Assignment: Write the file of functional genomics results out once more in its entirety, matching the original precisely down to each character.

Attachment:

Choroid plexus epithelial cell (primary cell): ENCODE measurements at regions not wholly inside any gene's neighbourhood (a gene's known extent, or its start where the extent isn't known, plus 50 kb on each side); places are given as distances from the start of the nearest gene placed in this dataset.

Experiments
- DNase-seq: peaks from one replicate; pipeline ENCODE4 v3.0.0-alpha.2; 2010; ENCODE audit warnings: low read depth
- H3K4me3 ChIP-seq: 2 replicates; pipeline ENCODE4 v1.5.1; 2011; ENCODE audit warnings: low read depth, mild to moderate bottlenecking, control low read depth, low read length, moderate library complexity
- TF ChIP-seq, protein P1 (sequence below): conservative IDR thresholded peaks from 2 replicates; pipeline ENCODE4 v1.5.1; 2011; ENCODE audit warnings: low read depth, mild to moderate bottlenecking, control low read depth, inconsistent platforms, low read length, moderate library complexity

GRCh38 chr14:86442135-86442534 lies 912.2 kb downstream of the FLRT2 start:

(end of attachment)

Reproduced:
Choroid plexus epithelial cell (primary cell): ENCODE measurements at regions not wholly inside any gene's neighbourhood (a gene's known extent, or its start where the extent isn't known, plus 50 kb on each side); places are given as distances from the start of the nearest gene placed in this dataset.

Experiments
- DNase-seq: peaks from one replicate; pipeline ENCODE4 v3.0.0-alpha.2; 2010; ENCODE audit warnings: low read depth
- H3K4me3 ChIP-seq: 2 replicates; pipeline ENCODE4 v1.5.1; 2011; ENCODE audit warnings: low read depth, mild to moderate bottlenecking, control low read depth, low read length, moderate library complexity
- TF ChIP-seq, protein P1 (sequence below): conservative IDR thresholded peaks from 2 replicates; pipeline ENCODE4 v1.5.1; 2011; ENCODE audit warnings: low read depth, mild to moderate bottlenecking, control low read depth, inconsistent platforms, low read length, moderate library complexity

GRCh38 chr14:86442135-86442534 lies 912.2 kb downstream of the FLRT2 start: